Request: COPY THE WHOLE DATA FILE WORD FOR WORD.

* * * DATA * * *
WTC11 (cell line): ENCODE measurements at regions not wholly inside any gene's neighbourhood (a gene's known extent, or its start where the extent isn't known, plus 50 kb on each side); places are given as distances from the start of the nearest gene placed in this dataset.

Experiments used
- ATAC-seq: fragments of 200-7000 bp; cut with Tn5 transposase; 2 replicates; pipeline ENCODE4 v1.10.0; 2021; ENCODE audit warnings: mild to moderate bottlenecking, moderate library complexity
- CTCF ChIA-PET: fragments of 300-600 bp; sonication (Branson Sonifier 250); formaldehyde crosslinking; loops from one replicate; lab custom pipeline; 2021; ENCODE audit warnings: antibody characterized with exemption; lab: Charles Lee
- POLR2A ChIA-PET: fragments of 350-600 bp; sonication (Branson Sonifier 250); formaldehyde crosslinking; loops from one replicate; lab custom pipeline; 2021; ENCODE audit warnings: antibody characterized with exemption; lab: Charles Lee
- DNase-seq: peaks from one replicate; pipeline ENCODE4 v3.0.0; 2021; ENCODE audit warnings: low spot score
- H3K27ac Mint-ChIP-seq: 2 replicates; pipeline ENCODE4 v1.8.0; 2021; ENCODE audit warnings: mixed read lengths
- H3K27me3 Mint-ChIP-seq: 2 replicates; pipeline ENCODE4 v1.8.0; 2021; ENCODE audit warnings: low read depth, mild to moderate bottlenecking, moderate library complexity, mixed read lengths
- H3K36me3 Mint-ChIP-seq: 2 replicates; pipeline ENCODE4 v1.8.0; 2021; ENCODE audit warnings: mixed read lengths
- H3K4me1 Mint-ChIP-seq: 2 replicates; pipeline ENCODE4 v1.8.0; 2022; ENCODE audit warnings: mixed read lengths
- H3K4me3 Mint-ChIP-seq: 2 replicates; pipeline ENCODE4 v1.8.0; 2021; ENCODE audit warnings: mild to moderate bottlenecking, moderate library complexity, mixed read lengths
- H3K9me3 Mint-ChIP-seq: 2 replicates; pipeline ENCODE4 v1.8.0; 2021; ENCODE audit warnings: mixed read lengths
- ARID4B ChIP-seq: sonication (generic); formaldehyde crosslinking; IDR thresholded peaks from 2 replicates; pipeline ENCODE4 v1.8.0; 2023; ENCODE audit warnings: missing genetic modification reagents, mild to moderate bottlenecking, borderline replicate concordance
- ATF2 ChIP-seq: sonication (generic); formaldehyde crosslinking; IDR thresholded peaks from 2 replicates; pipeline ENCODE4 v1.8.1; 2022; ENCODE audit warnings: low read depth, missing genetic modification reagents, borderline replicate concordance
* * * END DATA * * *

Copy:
WTC11 (cell line): ENCODE measurements at regions not wholly inside any gene's neighbourhood (a gene's known extent, or its start where the extent isn't known, plus 50 kb on each side); places are given as distances from the start of the nearest gene placed in this dataset.

Experiments used
- ATAC-seq: fragments of 200-7000 bp; cut with Tn5 transposase; 2 replicates; pipeline ENCODE4 v1.10.0; 2021; ENCODE audit warnings: mild to moderate bottlenecking, moderate library complexity
- CTCF ChIA-PET: fragments of 300-600 bp; sonication (Branson Sonifier 250); formaldehyde crosslinking; loops from one replicate; lab custom pipeline; 2021; ENCODE audit warnings: antibody characterized with exemption; lab: Charles Lee
- POLR2A ChIA-PET: fragments of 350-600 bp; sonication (Branson Sonifier 250); formaldehyde crosslinking; loops from one replicate; lab custom pipeline; 2021; ENCODE audit warnings: antibody characterized with exemption; lab: Charles Lee
- DNase-seq: peaks from one replicate; pipeline ENCODE4 v3.0.0; 2021; ENCODE audit warnings: low spot score
- H3K27ac Mint-ChIP-seq: 2 replicates; pipeline ENCODE4 v1.8.0; 2021; ENCODE audit warnings: mixed read lengths
- H3K27me3 Mint-ChIP-seq: 2 replicates; pipeline ENCODE4 v1.8.0; 2021; ENCODE audit warnings: low read depth, mild to moderate bottlenecking, moderate library complexity, mixed read lengths
- H3K36me3 Mint-ChIP-seq: 2 replicates; pipeline ENCODE4 v1.8.0; 2021; ENCODE audit warnings: mixed read lengths
- H3K4me1 Mint-ChIP-seq: 2 replicates; pipeline ENCODE4 v1.8.0; 2022; ENCODE audit warnings: mixed read lengths
- H3K4me3 Mint-ChIP-seq: 2 replicates; pipeline ENCODE4 v1.8.0; 2021; ENCODE audit warnings: mild to moderate bottlenecking, moderate library complexity, mixed read lengths
- H3K9me3 Mint-ChIP-seq: 2 replicates; pipeline ENCODE4 v1.8.0; 2021; ENCODE audit warnings: mixed read lengths
- ARID4B ChIP-seq: sonication (generic); formaldehyde crosslinking; IDR thresholded peaks from 2 replicates; pipeline ENCODE4 v1.8.0; 2023; ENCODE audit warnings: missing genetic modification reagents, mild to moderate bottlenecking, borderline replicate concordance
- ATF2 ChIP-seq: sonication (generic); formaldehyde crosslinking; IDR thresholded peaks from 2 replicates; pipeline ENCODE4 v1.8.1; 2022; ENCODE audit warnings: low read depth, missing genetic modification reagents, borderline replicate concordance